- 2 to 3 years to obtain leases, including the development of a U.S. Bureau of Land Management (BLM) leasing program, which includes approval of an Environmental Impact Statement, the collection and analysis of seismic data, and the auction and award of leases.
- 2 to 3 years to drill a single exploratory well. Exploratory wells are slower to drill because geophysical data are collected during drilling, e.g., rock cores and well logs. Typically, Alaska North Slope exploration wells take two full winter seasons to reach the desired depth.
- 1 to 2 years to develop a production development plan and obtain BLM approval for that plan, if a commercial oil reservoir is discovered. Considerably more time could be required if the discovered oil reservoir is very deep, is filled with heavy oil, or is highly faulted. The petroleum company might have to collect more seismic data or drill delineation wells to confirm that the deposit is commercial.
- 3 to 4 years to construct the feeder pipelines; to fabricate oil separation and treatment plants, and transport them up from the lower-48 States to the North Slope by ocean barge; construct drilling pads; drill to depth; and complete the wells.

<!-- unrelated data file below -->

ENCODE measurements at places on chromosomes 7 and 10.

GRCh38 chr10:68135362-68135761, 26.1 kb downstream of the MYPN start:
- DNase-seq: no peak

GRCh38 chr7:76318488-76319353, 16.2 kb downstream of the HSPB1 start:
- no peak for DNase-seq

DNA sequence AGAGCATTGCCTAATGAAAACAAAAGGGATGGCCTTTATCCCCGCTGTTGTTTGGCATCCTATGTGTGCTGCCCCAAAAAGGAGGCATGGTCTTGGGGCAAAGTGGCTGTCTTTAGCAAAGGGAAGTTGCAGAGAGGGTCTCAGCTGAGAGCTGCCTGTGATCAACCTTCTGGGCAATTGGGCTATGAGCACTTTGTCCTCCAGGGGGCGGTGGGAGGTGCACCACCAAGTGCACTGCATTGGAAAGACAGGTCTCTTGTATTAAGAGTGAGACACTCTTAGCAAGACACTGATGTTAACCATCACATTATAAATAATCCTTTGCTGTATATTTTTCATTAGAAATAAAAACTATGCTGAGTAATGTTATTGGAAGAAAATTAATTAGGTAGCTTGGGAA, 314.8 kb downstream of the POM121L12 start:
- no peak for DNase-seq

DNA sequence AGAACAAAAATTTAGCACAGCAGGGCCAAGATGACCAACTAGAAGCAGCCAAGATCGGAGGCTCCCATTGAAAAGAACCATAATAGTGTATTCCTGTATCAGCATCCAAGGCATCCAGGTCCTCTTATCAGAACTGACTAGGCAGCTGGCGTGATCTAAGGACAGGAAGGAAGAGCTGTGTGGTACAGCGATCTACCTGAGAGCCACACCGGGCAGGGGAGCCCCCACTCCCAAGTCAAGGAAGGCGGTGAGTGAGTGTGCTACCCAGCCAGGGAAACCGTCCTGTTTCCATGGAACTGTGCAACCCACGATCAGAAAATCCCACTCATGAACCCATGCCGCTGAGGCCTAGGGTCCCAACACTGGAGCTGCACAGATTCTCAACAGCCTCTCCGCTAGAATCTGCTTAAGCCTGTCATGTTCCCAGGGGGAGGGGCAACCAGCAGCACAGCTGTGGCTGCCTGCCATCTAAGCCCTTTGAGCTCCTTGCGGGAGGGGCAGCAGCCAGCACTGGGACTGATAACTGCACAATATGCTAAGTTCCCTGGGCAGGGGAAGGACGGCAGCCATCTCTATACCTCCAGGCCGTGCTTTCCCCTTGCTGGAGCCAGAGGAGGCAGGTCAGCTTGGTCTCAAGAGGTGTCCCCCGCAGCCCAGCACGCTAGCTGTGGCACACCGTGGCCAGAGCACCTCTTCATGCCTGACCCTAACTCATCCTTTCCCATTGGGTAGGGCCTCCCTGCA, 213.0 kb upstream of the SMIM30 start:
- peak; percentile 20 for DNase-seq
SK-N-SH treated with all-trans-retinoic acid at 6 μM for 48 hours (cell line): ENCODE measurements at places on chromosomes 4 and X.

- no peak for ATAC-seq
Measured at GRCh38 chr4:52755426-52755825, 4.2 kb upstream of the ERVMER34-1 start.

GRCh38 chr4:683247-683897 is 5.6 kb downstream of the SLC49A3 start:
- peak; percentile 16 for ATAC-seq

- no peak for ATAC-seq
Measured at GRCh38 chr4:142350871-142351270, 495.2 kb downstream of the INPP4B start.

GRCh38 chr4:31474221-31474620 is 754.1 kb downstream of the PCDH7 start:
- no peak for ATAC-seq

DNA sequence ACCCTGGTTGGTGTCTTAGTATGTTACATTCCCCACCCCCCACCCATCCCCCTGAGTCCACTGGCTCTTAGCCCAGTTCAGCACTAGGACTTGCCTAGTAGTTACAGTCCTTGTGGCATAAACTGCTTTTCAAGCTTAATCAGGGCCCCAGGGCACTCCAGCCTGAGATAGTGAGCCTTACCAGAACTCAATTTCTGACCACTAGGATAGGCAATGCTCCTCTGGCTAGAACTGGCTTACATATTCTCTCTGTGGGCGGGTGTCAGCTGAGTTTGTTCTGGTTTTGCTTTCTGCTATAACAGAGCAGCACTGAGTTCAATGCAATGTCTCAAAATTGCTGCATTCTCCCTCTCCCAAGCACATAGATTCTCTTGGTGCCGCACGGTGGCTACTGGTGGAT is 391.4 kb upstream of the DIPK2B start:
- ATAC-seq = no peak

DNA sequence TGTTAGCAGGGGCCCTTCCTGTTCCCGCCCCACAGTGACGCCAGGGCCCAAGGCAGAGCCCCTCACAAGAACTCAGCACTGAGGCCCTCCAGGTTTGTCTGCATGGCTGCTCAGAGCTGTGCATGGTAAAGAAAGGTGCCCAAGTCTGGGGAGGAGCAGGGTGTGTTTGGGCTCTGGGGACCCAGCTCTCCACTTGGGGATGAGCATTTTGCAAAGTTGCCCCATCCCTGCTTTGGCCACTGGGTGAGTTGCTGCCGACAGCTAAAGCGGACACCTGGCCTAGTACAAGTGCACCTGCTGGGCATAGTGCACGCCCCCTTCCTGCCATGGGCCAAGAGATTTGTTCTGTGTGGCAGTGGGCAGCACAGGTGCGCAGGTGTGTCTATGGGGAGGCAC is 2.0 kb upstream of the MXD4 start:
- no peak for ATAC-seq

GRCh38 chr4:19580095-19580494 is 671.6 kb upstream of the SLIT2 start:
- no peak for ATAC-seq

The 10-year timeline for developing ANWR petroleum resources assumes that there is no protracted legal battle in approving the BLM's draft Environmental Impact Statement, the BLM's approval to collect seismic data, or the BLM's approval of a specific lease-development proposal.
Further, in assessing the likely impact of drilling in the Outer Continental Shelf area, the EIA stated that “despite the increase in production from previously restricted areas after 2012, total natural gas production from the lower 48 OCS is projected generally to decline after 2020.” The EIA continued: “Although a significant volume of undiscovered, technically recoverable oil and natural gas resources is added in the OCS access case, conversion of those resources to production would require both time and money. In addition, the average field size in the Pacific and Atlantic regions tends to be smaller than the average in the Gulf of Mexico, implying that a significant portion of the additional resource would not be economically attractive to develop at the reference case prices.”
From the noon ET hour of the June 9 edition of MSNBC Live:
CONTESSA BREWER: President Bush is heading to Europe today for what will likely be his last visit there, at least while he's in office. The president will attend his final U.S.-European Union summit. He'll push for help from our European partners on the oil front.
BUSH [video clip]: The United States has an opportunity to help increase the supply of oil on the market, therefore taking pressure off gasoline for our hardworking Americans, and that I've proposed to the Congress that they open up ANWR, and open up the continental shelf, and give this country a chance to help us through this difficult period.
BREWER: The president will visit Slovenia, Germany, Italy, France, England, and Northern Ireland on his eight-day trip.